Inhibition of cyclooxygenase-2 prevents intra-abdominal adhesions by decreasing activity of peritoneal fibroblasts
Authors Wei G, Chen X, Wang G, Jia P, Xu Q, Ping G, Wang K, Li X
Received 5 January 2015
Accepted for publication 15 April 2015
Published 15 June 2015 Volume 2015:9 Pages 3083—3098
Checked for plagiarism Yes
Review by Single anonymous peer review
Peer reviewer comments 3
Editor who approved publication: Prof. Dr. Wei Duan
Guangbing Wei,1 Xin Chen,2 Guanghui Wang,1 Pengbo Jia,1,3 Qinhong Xu,2 Gaofeng Ping,1 Kang Wang,1 Xuqi Li1
1Department of General Surgery, 2Department of Hepatobiliary Surgery, First Affiliated Hospital of Xi’an Jiaotong University College of Medicine, Xi’an, 3Department of General Surgery, First People’s Hospital of Xianyang City, Xianyang, People’s Republic of China
Background: Postoperative intra-abdominal adhesions are common complications after abdominal surgery. The exact molecular mechanisms that are responsible for these complications remain unclear, and there are no effective methods for preventing adhesion formation or reformation. The aim of the study reported here was to investigate the preventive effects and underlying potential molecular mechanisms of selective cyclooxygenase-2 (COX-2) inhibitors in a rodent model of postoperative intra-abdominal adhesions.
Materials and methods: The expression of COX-2 in postoperative intra-abdominal adhesions and normal peritoneal tissue was examined by immunohistochemistry and Western blot analysis. Assays were performed to elucidate the effect of COX-2 inhibition on hypoxia-induced fibroblast activity in vitro and on intra-abdominal adhesion formation in vivo.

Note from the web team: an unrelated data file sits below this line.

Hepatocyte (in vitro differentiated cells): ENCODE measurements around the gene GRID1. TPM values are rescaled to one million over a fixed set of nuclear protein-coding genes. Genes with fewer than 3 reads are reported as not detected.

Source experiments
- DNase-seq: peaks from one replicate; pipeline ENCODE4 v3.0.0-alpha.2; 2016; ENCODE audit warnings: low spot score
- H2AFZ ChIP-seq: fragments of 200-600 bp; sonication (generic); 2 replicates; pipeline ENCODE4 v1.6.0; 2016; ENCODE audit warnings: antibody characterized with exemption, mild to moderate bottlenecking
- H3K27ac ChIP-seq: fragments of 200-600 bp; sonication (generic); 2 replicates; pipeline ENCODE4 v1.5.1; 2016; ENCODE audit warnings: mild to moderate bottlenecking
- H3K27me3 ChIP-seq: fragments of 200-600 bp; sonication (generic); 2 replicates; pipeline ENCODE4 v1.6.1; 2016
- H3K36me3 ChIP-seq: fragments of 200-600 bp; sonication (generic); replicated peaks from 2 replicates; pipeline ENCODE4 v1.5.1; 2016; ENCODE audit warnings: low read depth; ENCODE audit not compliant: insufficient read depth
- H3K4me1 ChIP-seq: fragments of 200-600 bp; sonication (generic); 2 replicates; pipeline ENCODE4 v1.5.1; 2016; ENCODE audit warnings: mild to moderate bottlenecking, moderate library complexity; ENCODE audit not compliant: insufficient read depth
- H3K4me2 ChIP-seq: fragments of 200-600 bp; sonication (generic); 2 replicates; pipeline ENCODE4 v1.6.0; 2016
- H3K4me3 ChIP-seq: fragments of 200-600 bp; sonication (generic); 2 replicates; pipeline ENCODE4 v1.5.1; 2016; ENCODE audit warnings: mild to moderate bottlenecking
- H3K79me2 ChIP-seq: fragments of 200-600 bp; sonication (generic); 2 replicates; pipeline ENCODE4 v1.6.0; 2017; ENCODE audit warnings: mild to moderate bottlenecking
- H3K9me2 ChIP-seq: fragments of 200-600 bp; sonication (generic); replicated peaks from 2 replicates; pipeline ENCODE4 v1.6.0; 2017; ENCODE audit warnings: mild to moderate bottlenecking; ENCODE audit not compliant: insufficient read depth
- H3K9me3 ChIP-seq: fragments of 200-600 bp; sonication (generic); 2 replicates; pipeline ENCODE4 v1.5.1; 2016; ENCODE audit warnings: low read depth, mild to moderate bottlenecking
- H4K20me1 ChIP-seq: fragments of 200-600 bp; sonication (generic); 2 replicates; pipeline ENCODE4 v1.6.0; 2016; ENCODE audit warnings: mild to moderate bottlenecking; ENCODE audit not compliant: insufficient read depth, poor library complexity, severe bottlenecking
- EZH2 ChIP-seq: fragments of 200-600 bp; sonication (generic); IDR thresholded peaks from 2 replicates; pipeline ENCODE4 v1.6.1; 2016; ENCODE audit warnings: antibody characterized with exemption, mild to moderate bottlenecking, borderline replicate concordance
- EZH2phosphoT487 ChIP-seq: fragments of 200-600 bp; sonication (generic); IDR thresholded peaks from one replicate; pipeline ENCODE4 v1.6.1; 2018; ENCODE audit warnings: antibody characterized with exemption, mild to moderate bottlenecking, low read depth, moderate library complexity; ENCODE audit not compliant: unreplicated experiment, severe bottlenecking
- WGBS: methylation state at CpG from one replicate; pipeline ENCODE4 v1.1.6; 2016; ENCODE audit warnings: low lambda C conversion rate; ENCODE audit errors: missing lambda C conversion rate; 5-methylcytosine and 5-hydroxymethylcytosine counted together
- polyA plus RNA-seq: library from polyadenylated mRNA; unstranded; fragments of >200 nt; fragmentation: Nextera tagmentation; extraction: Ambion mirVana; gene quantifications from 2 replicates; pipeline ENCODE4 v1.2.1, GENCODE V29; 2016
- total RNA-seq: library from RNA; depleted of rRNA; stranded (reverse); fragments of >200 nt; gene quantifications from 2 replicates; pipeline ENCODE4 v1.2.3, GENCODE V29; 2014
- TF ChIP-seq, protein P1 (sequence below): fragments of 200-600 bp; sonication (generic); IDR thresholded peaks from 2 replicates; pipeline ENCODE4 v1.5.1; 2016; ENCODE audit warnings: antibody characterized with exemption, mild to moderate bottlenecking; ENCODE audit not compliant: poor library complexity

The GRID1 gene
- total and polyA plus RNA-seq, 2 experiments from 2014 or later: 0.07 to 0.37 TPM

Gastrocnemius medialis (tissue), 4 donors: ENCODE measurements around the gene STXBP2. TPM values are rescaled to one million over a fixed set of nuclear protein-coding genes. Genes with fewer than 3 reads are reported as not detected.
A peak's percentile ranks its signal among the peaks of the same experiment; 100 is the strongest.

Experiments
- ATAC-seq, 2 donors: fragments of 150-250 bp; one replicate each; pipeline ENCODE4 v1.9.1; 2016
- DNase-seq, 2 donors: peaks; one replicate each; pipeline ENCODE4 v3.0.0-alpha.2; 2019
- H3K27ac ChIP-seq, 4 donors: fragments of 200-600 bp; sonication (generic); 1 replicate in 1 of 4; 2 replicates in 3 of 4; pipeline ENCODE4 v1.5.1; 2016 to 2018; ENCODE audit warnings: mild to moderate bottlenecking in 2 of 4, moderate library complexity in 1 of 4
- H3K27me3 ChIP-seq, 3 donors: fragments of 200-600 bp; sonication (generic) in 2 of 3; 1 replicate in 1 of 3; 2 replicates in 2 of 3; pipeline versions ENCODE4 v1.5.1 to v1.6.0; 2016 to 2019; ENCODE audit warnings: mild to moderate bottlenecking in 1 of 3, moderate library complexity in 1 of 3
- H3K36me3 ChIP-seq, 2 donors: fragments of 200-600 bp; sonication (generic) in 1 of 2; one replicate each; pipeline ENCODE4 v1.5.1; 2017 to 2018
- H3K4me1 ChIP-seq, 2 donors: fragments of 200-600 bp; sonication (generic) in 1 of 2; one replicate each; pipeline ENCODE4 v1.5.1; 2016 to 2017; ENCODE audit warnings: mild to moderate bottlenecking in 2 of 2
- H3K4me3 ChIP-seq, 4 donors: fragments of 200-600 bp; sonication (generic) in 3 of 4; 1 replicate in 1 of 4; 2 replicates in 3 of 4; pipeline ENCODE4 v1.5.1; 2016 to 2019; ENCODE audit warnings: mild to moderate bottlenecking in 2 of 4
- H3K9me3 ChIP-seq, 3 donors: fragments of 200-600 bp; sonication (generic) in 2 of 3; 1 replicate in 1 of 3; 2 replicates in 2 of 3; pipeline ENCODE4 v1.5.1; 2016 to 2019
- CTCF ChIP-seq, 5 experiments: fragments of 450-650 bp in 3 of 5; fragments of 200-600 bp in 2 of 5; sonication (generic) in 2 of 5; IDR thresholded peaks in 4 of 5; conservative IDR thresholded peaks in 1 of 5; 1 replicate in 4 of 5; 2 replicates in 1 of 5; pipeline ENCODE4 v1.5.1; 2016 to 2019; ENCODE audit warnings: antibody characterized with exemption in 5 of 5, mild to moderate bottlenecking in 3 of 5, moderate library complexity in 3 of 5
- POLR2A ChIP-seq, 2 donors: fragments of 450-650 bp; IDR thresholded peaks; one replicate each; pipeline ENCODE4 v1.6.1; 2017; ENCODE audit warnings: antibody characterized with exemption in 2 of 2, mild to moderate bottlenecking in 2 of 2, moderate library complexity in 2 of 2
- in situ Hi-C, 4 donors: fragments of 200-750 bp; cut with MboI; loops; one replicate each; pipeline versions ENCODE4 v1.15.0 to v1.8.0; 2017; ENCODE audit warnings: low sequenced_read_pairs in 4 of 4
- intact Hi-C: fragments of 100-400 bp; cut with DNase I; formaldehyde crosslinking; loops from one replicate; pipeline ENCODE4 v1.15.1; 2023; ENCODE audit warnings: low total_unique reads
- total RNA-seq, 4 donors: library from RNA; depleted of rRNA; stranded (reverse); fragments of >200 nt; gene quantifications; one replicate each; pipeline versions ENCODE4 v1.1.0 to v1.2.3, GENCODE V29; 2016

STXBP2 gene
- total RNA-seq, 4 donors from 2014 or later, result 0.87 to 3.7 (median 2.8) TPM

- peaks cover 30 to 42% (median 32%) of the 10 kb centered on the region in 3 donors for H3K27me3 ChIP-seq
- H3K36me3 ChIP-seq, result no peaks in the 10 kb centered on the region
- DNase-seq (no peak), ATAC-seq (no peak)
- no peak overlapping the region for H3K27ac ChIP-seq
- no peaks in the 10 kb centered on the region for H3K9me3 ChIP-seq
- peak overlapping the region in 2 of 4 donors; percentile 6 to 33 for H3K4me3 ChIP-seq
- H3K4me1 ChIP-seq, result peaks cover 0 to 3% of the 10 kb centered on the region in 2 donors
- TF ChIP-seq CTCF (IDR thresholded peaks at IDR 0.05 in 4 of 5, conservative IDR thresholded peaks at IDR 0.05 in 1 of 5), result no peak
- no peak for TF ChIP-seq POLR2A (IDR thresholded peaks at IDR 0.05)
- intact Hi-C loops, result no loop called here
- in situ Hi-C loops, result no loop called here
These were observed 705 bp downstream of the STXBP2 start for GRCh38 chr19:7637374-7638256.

Results: Hypoxia-induced COX-2 expression in peritoneal fibroblasts was increased in postoperative intra-abdominal adhesions. Inhibition of COX-2 attenuated the activating effect of hypoxia on normal peritoneal fibroblasts in vitro. Data indicate that selective COX-2 inhibitor prevents in vivo intra-abdominal adhesion by inhibition of basic fibroblast growth factor and transforming growth factor-beta expression, but not through an antiangiogenic mechanism. Furthermore, using selective COX-2 inhibitors to prevent intra-abdominal adhesions did not adversely affect the weight, bowel motility, or healing of intestinal anastomoses in a rat model.
Conclusion: These results show that hypoxia-induced COX-2 expression in peritoneal fibroblasts is involved in the formation of intra-abdominal adhesions. Inhibition of COX-2 prevents postoperative intra-abdominal adhesions through suppression of inflammatory cytokines.
Keywords: postoperative adhesions, COX-2, hypoxia, COX-2 inhibitors
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